Background

The “Starting Early Program” (StEP) is one of the first comprehensive child obesity prevention programs based in prenatal and pediatric primary care, representing a unique opportunity to reach low income and minority children at high risk.

Methods

RCT enrolled pregnant women in the 3rd trimester to standard care control vs. StEP intervention: prenatal and postpartum nutrition counseling and nutrition and parenting support groups coordinated with primary care visits; 15 sessions through child age 36 months(m). Hispanic women, ≥ 18 years old with an uncomplicated singleton pregnancy included. Child weight obtained from medical records, weight for age z-scores (WFAz) and 95thpercentiles (highWFAz) calculated using WHO standards. Statistical analyses: t-tests and chi square.

Results

Baseline prenatal: (n=533): 37% primiparous, 80% immigrant, 87% WIC, 31% food insecure, 34% depressive sx, 30% with obesity. 50% girls, mean birth WFAz =.14; no baseline differences. Mean number of sessions attended 7.75(4.5); highest tertile attended ≥10 by 36m. Intervention children had lower mean WFAz at 6, 12, 18 and 24m (.32 vs .47 p =.06, .34 vs .57 p=.04, .5 vs .74 p=.02, and .56 vs .81 p=.01) and no difference at 36m (.59 vs. 63 p=.62). At 24 and 36m the prevalence of highWFAz (20% vs 21% p=.7, 18% vs 17% p=.8) did not differ by group.Within intervention group analyses showed: lower WFAz (.37 vs .72 p=.04, .41 vs .81 p=.03), lower prevalence of highWFAz (10% vs 24% p=.02, 8% vs 24% p=.01) for the highest attendance tertile at 24 and 36 m.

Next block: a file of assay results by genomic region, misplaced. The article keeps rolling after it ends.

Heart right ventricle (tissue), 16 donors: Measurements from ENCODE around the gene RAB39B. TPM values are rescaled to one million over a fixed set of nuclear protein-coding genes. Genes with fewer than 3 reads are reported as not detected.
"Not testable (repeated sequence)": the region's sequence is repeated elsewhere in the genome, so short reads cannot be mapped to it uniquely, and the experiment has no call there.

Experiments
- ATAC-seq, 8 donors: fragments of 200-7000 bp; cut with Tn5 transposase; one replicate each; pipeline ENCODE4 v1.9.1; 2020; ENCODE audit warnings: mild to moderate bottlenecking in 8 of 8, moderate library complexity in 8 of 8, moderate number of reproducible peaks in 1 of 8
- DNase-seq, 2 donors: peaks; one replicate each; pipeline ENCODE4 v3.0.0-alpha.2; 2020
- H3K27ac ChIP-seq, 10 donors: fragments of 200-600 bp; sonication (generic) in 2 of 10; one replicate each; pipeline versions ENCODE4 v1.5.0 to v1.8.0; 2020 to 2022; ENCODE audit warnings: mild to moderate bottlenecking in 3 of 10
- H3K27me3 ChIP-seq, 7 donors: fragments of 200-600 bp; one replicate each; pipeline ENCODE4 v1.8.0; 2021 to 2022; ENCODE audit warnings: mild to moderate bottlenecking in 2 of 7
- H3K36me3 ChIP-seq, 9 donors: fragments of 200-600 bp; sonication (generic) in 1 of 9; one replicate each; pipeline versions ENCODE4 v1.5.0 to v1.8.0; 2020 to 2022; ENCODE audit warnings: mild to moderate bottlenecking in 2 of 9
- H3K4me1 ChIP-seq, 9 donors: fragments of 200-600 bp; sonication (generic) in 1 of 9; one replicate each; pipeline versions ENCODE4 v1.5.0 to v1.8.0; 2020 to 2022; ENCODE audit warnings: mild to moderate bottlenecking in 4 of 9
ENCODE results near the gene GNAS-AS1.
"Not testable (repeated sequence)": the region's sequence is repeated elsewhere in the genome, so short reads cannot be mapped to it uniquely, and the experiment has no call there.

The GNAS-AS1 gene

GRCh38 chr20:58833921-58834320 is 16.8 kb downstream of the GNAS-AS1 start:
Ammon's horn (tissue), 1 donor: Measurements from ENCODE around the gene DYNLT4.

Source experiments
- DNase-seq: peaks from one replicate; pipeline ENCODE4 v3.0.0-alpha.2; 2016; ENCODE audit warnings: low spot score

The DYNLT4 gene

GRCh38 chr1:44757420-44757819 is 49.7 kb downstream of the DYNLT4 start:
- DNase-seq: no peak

Conclusions

StEP participants had lower WFAz from 6 through age 24m and dose dependent reduction in obesity risk at age 24 and 36m. Findings demonstrate a scalable system to potentially reduce early childhood obesity in primary care for at-risk families. USDA AFRI#: 2011-68001-30207; NIH/NICHD K23HD081077